The Rundown: MLB’s ‘Random’ Testing Doesn’t Feel Random, Bryant Talks Bat Flips and Home Run Derby

You knew when Eric Thames came back to the States as the hardest-hitting dude from Korea (sort of) since Dae Han, there’d be questions. Not long after John Lackey scratched his head, MLB made Thames pee in a cup. Or, you know, whatever they have guys do to collect samples. Having been on the wrong end of said results more than once, Ryan Braun no doubt had some advice for his slugging teammate.

Heck, even rival players have been encouraging the Cinderella slugger.

In the wake of fellow division rival Starling Marte being popped for following the Ivan Drago training regimen, several Cubs spoke out about the use of PEDs and the supposed randomness and efficacy of MLB’s testing program. Anthony Rizzo was among the most vocal, saying he hadn’t been tested since the one mandatory check in Spring Training. Wouldn’t you know it, he had to go wee-wee for the testers after the game later that same day.

Then you’ve got noted fitness fanatic Jake Arrieta, whose historic season put him in the crosshairs of loudmouth schlock jock Stephen A. Smith, among others. Pitching in a contract year following a season that saw a regression from the Cy Young winner, you can imagine how Arrieta might benefit from a boost in performance. MLB certainly thinks so, as the bearded pitcher has been tested twice in the last couple weeks.

As Gordon Wittenmyer reports, though, the league maintains that the selection of targets, er, subjects is totally random.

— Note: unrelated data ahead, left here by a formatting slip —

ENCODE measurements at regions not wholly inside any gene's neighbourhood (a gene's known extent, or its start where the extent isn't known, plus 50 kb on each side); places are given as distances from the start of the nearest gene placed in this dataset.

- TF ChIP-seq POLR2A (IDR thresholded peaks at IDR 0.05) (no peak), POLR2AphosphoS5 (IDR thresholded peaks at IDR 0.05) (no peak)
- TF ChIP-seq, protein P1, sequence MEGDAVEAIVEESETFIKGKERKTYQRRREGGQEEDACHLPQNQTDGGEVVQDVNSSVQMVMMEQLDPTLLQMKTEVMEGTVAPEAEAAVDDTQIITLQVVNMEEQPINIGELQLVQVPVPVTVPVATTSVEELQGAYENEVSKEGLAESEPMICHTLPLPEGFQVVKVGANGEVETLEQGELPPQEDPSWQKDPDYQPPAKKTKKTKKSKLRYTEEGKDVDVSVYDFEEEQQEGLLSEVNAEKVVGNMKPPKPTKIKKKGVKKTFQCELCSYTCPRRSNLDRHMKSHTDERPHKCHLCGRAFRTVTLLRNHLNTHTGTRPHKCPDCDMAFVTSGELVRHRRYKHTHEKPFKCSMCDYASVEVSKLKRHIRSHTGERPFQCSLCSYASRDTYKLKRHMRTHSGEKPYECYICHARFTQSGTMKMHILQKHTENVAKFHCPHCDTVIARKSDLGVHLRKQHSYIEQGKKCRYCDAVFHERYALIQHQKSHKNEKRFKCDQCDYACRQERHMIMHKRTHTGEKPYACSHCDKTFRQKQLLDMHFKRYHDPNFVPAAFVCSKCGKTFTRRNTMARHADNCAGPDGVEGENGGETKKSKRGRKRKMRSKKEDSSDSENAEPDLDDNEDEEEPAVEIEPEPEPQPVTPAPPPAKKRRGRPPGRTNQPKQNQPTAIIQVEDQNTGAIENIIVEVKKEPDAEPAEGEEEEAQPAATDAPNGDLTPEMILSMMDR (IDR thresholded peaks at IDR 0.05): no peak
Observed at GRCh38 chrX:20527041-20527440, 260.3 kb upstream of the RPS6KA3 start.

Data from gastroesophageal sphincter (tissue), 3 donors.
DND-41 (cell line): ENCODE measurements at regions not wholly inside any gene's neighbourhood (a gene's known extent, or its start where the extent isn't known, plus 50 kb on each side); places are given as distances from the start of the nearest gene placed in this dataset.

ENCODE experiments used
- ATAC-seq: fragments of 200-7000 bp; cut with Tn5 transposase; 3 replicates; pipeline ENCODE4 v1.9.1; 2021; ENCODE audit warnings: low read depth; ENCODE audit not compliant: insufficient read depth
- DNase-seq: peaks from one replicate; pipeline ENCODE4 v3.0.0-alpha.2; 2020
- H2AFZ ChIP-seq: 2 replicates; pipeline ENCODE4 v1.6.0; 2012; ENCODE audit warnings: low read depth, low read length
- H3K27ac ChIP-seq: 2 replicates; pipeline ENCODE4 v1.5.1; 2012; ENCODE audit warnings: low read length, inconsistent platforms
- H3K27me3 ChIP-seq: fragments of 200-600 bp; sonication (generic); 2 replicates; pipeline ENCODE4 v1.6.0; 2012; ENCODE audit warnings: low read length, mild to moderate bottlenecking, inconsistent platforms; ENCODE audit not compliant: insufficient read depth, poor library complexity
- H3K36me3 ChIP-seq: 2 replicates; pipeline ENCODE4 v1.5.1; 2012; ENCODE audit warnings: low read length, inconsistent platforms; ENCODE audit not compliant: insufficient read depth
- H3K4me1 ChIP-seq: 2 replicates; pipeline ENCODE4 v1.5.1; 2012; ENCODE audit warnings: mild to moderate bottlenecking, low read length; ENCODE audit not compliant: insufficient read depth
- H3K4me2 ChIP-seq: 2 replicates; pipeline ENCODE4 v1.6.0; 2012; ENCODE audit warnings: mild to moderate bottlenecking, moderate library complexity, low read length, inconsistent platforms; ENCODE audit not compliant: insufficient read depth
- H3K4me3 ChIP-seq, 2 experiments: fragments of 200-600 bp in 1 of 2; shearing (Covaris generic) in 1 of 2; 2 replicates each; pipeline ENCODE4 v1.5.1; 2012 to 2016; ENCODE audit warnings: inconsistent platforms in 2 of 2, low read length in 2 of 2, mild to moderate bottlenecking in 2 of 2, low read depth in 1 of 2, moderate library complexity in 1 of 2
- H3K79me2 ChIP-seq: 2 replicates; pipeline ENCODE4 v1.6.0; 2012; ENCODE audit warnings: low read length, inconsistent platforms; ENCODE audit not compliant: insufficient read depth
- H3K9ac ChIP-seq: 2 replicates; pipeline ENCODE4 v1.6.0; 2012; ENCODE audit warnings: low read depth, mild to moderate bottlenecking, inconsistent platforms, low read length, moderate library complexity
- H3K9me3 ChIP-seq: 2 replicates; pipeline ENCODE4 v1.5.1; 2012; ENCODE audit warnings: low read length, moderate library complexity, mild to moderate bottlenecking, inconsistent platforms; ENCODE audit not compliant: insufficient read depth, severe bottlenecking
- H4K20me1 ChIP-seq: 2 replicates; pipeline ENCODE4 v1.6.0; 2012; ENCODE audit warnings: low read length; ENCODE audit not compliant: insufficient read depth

“Random testing under our program is truly random,” one MLB official said. “And every aspect of the selection, including the dates, times and players selected, is varied and randomly drawn.”

I’m envisioning this guy doing air quotes when saying “random” and then winking in place of the commas in that above clause. Although, yeah, I suppose the perception of players being targeted could come from the increased testing allowed for by provisions in the new CBA.

“As with any random testing program, particularly one that conducts almost 12,000 tests per year, perceived trends or frequencies can result over a period of time,” that same official continued. “We review all of the testing data after each season as part of our annual review process to make sure there are no additional changes that can be made to the selection and scheduling procedures to increase the unpredictability of collections and the deterrent effect of our random testing process.”

Maybe this is like one of those small sample size things in which events are viewed as significant now but will fade into the larger whole as the season goes on. Or maybe, and this is a stretch, MLB does like the NCAA tournament committee when it comes to setting up the March Madness brackets. They might say there’s no heed to matchups, but we all know the game is about ratings and exposure.

So testing those who’ve spoken out creates more publicity for the process and perhaps generates a little good press for MLB, has long been viewed as complicit in the Steroid Era. There could even be a special list of names of those who’ve popped off that is used in addition to those who’ve been popped. Like, the names are still technically chosen at random, but the list from which their chosen is anything but.

I know, it’s crazy. I’ll just take off my tinfoil hat now.

Kris Bryant doesn’t need to flip his bat